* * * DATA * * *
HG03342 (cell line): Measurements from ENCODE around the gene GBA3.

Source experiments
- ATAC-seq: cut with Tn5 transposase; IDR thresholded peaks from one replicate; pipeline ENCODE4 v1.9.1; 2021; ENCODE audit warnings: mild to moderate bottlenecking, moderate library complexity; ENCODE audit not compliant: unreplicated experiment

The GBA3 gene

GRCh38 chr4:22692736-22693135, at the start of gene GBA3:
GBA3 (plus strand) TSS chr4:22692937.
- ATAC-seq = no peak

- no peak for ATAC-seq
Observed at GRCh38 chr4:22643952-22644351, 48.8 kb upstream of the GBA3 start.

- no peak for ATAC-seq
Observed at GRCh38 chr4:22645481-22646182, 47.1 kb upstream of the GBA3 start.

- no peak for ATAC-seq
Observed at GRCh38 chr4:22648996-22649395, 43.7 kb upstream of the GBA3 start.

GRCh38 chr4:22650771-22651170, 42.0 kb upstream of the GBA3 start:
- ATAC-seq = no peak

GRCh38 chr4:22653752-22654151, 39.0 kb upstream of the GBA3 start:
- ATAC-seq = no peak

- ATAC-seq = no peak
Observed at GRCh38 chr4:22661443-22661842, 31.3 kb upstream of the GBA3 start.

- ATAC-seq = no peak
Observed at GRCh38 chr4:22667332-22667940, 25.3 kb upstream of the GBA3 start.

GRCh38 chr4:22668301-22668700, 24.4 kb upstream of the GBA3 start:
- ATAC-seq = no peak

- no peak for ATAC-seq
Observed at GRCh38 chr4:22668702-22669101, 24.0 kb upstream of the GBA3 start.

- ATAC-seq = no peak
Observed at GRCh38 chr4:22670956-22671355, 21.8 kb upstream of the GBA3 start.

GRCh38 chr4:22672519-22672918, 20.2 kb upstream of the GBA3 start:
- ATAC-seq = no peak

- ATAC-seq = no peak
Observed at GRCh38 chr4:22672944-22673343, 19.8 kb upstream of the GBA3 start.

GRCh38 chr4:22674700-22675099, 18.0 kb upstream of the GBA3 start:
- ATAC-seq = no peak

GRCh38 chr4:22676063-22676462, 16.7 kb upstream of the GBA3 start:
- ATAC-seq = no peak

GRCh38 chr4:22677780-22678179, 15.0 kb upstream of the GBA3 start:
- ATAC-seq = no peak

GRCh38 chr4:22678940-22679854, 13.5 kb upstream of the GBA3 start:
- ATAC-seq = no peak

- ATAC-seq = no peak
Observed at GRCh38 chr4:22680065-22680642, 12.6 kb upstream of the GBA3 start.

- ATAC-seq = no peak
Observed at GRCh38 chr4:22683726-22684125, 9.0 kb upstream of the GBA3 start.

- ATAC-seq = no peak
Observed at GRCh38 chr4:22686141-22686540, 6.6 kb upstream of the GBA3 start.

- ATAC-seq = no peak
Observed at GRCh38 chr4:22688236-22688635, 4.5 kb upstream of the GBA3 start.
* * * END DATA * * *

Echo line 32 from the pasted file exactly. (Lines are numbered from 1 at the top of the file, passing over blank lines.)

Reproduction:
GRCh38 chr4:22674700-22675099, 18.0 kb upstream of the GBA3 start: